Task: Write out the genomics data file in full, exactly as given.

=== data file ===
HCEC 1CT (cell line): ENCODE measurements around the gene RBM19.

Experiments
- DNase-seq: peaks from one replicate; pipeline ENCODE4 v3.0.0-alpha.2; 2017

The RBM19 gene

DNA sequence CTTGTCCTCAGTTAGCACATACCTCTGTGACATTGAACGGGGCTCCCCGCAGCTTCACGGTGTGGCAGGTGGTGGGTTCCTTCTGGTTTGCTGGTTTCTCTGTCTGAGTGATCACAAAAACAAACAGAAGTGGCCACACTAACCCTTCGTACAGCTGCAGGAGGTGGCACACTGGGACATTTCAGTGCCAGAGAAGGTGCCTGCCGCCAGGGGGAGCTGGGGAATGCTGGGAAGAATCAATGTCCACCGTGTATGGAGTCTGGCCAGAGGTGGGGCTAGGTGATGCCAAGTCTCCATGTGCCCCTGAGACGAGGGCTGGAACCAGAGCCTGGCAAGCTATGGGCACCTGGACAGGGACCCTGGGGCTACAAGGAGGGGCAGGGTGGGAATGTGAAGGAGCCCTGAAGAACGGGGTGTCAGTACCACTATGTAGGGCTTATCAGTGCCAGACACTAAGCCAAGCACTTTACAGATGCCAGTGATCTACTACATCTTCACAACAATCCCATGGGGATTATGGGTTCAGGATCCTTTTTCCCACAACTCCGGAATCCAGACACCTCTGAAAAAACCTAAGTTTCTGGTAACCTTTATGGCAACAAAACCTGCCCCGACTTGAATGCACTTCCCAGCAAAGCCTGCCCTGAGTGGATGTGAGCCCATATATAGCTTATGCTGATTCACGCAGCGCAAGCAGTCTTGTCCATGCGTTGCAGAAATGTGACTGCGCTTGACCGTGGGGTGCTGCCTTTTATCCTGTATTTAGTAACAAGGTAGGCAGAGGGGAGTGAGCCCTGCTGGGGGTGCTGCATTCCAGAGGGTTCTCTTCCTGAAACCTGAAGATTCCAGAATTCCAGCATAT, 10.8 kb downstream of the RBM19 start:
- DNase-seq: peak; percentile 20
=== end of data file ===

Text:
HCEC 1CT (cell line): ENCODE measurements around the gene RBM19.

Experiments
- DNase-seq: peaks from one replicate; pipeline ENCODE4 v3.0.0-alpha.2; 2017

The RBM19 gene

DNA sequence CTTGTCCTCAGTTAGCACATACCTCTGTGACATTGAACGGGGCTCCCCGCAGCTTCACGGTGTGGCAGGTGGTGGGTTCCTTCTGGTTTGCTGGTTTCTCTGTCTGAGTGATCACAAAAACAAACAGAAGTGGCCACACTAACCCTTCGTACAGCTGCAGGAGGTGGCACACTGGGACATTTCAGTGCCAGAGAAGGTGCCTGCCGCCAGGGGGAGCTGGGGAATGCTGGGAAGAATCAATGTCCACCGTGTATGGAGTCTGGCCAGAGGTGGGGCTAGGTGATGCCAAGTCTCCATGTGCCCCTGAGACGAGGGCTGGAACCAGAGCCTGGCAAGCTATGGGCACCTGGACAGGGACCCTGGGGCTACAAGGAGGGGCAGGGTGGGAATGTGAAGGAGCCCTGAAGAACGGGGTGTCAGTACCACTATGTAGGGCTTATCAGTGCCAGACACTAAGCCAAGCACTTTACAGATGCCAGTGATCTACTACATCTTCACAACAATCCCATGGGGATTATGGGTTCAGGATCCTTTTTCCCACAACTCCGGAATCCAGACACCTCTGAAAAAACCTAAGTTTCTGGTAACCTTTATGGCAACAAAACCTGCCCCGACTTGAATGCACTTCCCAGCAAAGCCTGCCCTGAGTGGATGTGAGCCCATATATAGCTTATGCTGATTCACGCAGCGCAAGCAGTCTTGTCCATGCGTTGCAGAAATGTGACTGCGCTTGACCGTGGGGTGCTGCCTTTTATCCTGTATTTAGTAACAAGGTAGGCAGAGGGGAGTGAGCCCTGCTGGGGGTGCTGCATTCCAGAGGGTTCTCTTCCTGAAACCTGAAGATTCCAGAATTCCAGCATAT, 10.8 kb downstream of the RBM19 start:
- DNase-seq: peak; percentile 20